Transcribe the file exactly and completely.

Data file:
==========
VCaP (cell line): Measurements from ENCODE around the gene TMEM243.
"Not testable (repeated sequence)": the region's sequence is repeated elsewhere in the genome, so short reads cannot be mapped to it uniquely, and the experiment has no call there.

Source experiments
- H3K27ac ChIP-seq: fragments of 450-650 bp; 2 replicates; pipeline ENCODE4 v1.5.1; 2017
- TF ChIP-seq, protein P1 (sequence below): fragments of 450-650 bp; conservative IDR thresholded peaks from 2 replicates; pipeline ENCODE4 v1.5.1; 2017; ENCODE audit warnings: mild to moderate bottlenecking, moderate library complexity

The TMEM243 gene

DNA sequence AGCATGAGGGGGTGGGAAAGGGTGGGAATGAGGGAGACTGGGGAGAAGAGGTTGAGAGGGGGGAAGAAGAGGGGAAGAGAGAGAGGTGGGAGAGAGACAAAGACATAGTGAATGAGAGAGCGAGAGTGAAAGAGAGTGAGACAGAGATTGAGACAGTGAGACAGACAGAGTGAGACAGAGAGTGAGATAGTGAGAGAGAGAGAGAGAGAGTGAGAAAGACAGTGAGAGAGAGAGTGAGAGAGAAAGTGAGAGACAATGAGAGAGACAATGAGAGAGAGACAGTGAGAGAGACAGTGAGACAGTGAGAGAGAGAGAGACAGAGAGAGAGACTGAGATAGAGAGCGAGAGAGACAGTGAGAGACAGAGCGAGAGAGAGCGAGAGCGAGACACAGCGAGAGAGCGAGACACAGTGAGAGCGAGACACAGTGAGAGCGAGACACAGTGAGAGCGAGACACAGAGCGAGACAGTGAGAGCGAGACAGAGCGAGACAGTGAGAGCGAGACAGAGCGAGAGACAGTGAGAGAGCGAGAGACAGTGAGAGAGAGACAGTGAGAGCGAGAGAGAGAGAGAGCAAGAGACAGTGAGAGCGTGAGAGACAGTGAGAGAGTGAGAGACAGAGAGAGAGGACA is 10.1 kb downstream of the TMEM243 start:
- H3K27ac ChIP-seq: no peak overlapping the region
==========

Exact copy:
VCaP (cell line): Measurements from ENCODE around the gene TMEM243.
"Not testable (repeated sequence)": the region's sequence is repeated elsewhere in the genome, so short reads cannot be mapped to it uniquely, and the experiment has no call there.

Source experiments
- H3K27ac ChIP-seq: fragments of 450-650 bp; 2 replicates; pipeline ENCODE4 v1.5.1; 2017
- TF ChIP-seq, protein P1 (sequence below): fragments of 450-650 bp; conservative IDR thresholded peaks from 2 replicates; pipeline ENCODE4 v1.5.1; 2017; ENCODE audit warnings: mild to moderate bottlenecking, moderate library complexity

The TMEM243 gene

DNA sequence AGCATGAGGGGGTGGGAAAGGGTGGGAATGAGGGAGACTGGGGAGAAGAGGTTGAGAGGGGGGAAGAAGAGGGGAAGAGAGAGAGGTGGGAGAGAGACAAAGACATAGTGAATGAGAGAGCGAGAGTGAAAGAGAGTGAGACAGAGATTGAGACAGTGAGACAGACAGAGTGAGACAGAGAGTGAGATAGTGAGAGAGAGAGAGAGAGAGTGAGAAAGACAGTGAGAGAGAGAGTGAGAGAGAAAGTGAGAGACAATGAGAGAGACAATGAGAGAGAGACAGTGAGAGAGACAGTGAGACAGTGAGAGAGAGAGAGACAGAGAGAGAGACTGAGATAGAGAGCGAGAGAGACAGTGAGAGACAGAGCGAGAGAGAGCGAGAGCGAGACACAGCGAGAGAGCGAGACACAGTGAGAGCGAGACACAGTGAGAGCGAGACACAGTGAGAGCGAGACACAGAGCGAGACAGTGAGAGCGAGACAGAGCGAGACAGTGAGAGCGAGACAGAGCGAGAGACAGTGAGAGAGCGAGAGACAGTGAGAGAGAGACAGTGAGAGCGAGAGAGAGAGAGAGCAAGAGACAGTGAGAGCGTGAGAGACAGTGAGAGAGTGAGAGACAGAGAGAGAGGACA is 10.1 kb downstream of the TMEM243 start:
- H3K27ac ChIP-seq: no peak overlapping the region